To Feed or Not to Feed
Homeless Shelter's Permit to be Reviewed
With rain hitting the South Coast Monday night — as well a spectacular display of thunder and lightning — homeless people thronged to the Casa Esperanza homeless shelter on Cacique Street only to discover the extra beds normally set aside during rainy weather had not been provided nor had special permission to provide an extra 100 beds been sought. The focus of intense debate in recent weeks, the shelter’s compliance with the terms and conditions of its city permit will be the subject of a special Planning Commission meeting this afternoon. City planners issued a report stating that the shelter is complying with its conditional use permit and are insisting that no action can be taken at Thursday’s showdown. Regardless, the event will provide shelter supporters and critics a venue at which to make their case.
Many nearby business owners — and some councilmembers — are upset that the shelter provides free hot lunches to people not participating in shelter programs. This fact, they contend, has made the shelter an attractive nuisance, drawing an unwanted element to lower Milpas Street in large numbers with all the predictably unhappy results. Shelter director Mike Foley has resisted efforts to curtail the lunch program, arguing that it’s proven highly effective in drawing program-reluctant homeless people into the shelter. Likewise, Foley argued the lunch program addresses “a desperate need,” without which many people would go hungry and, in some cases, die. Foley has vowed to work constructively with neighbors upset by the rise in homeless street crimes that city police associate with the shelter. According to the city report, it appears Foley already has. Whether it’s enough to mollify critics on and off the council has yet to be seen.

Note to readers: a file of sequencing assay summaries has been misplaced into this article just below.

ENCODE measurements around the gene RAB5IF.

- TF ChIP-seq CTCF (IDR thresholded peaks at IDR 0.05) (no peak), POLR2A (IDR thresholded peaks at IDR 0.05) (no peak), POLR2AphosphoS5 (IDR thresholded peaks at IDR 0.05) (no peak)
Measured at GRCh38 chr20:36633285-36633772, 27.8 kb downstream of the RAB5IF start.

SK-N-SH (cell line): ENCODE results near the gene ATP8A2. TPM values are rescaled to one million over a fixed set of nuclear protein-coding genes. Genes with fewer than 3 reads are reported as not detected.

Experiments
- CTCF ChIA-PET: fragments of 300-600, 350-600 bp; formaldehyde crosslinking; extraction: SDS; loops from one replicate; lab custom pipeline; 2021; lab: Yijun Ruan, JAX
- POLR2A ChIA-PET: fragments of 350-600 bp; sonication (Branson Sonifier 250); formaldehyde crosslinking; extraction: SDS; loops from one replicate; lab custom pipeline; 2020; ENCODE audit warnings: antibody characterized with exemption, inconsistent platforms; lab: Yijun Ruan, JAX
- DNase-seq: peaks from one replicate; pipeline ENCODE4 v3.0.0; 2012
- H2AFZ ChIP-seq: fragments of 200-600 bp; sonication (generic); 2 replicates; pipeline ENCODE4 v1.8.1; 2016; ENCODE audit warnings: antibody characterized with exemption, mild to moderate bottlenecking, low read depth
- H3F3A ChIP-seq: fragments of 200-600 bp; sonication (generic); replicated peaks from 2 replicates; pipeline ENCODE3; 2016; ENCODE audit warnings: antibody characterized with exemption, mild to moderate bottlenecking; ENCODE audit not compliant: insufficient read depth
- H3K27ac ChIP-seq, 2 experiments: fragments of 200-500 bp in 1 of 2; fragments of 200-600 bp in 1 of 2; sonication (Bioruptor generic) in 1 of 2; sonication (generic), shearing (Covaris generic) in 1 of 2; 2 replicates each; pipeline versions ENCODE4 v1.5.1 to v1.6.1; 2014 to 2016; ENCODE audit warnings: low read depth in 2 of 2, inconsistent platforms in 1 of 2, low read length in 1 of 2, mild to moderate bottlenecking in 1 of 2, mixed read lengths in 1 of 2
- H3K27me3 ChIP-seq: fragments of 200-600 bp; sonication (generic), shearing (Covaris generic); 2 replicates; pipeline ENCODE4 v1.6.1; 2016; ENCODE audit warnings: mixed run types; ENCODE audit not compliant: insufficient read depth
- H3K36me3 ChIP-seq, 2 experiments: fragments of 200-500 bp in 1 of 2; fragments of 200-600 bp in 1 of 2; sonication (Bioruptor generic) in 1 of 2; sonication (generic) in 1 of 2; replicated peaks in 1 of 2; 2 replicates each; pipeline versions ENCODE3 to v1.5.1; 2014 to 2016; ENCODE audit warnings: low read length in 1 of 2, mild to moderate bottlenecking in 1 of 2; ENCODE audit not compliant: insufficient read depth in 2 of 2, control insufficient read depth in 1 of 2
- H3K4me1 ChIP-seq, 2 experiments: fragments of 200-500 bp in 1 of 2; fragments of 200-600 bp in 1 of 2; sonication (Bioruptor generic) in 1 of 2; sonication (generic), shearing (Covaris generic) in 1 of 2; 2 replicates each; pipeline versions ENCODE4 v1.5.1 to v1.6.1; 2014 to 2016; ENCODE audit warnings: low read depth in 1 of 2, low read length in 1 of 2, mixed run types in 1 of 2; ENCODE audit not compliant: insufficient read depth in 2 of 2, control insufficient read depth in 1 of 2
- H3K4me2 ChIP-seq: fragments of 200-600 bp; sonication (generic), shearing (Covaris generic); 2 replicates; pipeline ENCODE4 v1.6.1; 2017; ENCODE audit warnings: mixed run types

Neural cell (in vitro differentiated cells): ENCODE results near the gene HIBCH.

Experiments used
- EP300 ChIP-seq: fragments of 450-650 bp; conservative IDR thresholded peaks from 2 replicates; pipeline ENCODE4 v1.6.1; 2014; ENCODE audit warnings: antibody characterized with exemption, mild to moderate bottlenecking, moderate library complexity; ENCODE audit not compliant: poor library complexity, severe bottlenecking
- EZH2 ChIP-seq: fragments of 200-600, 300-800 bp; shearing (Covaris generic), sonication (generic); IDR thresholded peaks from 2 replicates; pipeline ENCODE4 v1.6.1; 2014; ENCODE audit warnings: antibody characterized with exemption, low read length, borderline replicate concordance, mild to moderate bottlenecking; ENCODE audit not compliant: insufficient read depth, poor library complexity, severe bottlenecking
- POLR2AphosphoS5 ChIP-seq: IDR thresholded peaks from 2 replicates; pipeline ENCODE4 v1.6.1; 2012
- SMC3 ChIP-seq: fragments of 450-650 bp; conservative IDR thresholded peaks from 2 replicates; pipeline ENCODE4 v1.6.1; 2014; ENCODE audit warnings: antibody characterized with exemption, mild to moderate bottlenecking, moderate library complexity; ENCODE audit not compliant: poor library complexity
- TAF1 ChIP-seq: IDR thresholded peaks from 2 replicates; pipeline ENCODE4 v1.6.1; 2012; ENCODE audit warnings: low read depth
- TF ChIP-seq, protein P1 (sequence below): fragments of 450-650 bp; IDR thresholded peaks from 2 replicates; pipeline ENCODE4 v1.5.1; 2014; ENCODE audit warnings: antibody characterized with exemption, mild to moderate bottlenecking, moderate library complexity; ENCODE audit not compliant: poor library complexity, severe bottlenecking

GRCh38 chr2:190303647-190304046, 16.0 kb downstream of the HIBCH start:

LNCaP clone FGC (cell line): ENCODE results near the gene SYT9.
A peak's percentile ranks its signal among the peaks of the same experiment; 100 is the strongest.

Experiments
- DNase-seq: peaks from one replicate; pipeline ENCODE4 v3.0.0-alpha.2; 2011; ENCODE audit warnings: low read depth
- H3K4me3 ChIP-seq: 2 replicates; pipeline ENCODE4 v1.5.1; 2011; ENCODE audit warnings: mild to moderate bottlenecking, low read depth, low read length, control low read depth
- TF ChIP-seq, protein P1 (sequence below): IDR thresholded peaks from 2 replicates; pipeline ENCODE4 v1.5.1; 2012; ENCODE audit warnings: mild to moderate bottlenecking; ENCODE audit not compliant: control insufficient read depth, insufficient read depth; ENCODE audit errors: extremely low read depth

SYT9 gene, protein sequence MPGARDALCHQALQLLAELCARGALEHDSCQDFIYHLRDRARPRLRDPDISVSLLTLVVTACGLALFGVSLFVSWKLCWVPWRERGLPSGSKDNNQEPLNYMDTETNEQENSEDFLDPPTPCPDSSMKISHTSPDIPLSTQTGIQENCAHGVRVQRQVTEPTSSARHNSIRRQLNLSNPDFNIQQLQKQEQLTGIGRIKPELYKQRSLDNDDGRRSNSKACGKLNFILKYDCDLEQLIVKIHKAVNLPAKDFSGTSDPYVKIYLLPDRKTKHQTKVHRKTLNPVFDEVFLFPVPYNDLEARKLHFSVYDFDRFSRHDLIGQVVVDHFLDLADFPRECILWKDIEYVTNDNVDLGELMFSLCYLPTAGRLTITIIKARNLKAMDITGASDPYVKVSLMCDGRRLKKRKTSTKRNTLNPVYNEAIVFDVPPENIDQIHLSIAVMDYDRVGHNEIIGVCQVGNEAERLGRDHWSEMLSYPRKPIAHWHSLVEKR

In the meantime, City Parks officials are gearing up to install a fence around the Cabrillo Ball Field — a k a Rainbow Park — in response to concern about drug dealing and rampant public intoxication taking place there. A federal grant for $25,000 will pay for the new fence, which has yet to wind its way through all the city’s design review commissions.